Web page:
Wednesday, September 3, 2008

From the archive: White

The Australian Ballet

June 9, 2005

State Theatre, the Arts Centre, Melbourne

Reflecting on the history of the white tutu in ballet, White is a trilogy of ballets spanning three centuries.

Couched between two well-known ballets - La Bayadere and Suite en Blanc - is Relic, a new work by resident choreographer Adrian Burnett.
Burnett tries to acknowledge history and move towards the future of the "ballet blanc", but is not entirely successful.
Relic features 11 men and a woman, a play on the large female cast and single male of traditional white ballets.
In the opening scene, Rani Luther, in a fussy white tutu (pictured), is ensconced in pale drapery with a large chandelier, immediately linking the tutu with a past era.
Emerging from the cocoon, she is joined by the men, who are wearing loose white skirts. As the work progresses, layers of costume are stripped away, down to a bare beige tutu and finally unisex, skin-toned leotards.
The movement is an incongruous mix of showy ballet steps interspersed with modern dance cliches. Unfortunately for Burnett, a flexed foot and an off-balance tilt do not constitute new movement, as he purports to create.
Nor does he explore alternate partnering techniques. Even in the two male pas de deux, there is little variation from traditional ballet forms.
Despite his insistence in Relic's program notes that the woman is more than an object of beauty - "She is the equal (of the men) in every way" - Burnett's choreography reads otherwise. Luther is repeatedly lifted, paraded and manipulated, rarely moving independently. Her expression is strong, yet the choreography betrays her, constantly returning her to passivity.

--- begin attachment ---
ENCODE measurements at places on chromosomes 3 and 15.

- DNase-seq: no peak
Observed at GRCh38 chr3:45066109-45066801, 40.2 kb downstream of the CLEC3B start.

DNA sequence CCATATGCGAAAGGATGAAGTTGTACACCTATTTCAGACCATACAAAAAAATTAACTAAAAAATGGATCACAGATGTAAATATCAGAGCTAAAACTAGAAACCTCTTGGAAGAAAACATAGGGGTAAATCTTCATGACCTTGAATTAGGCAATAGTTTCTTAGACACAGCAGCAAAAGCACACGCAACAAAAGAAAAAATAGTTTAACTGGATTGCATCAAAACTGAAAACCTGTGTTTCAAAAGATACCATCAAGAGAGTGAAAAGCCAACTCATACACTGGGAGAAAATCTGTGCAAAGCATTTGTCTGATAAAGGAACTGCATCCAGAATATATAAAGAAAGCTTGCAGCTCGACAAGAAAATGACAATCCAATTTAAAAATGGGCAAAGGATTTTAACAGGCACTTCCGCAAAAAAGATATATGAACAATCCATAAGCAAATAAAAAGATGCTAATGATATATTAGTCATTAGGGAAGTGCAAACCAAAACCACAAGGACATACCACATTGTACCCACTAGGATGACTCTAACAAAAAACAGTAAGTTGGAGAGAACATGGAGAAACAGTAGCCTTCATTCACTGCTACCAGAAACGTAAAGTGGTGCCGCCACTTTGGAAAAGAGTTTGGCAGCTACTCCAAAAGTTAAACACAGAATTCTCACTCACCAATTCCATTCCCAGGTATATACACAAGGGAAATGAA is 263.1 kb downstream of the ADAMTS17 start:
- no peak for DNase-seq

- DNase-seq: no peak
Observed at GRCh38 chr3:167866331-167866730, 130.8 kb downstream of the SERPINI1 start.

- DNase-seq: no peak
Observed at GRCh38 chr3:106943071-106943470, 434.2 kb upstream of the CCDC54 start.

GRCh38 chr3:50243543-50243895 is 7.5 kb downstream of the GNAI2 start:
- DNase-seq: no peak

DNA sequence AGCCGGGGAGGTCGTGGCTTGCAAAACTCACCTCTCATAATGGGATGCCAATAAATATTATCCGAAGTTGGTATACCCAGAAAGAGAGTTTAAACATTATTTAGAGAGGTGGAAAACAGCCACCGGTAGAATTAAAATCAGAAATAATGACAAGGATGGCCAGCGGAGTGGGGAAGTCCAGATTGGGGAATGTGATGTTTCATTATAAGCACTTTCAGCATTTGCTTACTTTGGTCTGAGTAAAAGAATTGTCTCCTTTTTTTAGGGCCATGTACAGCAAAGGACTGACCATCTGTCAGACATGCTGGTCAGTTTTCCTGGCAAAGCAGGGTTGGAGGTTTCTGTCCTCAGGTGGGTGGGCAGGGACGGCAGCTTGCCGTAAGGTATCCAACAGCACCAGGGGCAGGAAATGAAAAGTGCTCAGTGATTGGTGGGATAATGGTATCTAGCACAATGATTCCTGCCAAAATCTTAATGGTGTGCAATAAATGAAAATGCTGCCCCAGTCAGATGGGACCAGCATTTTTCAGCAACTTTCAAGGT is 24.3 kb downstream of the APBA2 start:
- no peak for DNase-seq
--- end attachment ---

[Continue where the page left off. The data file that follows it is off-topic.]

Relic is far from a satisfactory modern ballet experience. The one saving grace is the fascinating score by Bartok, Music for Strings, Percussion and Celeste.

Act 4 of Petipa's 19th-century ballet, La Bayadere, is titled The Kingdom of the Shades. It follows Solon, an Indian prince, hallucinating about finding his murdered lover Nikiya in a ghostly other-world. The shades, in gauzy white tutus, slowly descend in a snaking line to the dark stage, illuminated by a murky moon, with symmetrical grace.
The technical demands of the two lead roles are easily met by Lucinda Dunn and Robert Curran, yet the dramatic possibilities are not entirely realised.

Suite en Blanc is a series of picturesque ballet variations, choreographed in 1943 by Serge Lifar. While beautifully simple to watch, the choreography is deceptively difficult for the dancers, who gave an outstanding performance.
Madeleine Eastoe was demure yet gorgeous and Lana Jones again displayed her astounding athletic ability. Lynette Wills' brilliant technique shone in the pas de trois with Curran and Matthew Lawrence. But it was the star performances of Rachel Rawlins and Gaylene Cummerfield that really impressed. Cummerfield performed the fiendishly difficult Variation de la Cigarette with confidence, chic style and joyful effervescence, while Rawlins was elegant and musical in her equally demanding variation and pas de deux with Tristan Message.

(First published in The Age newspaper)

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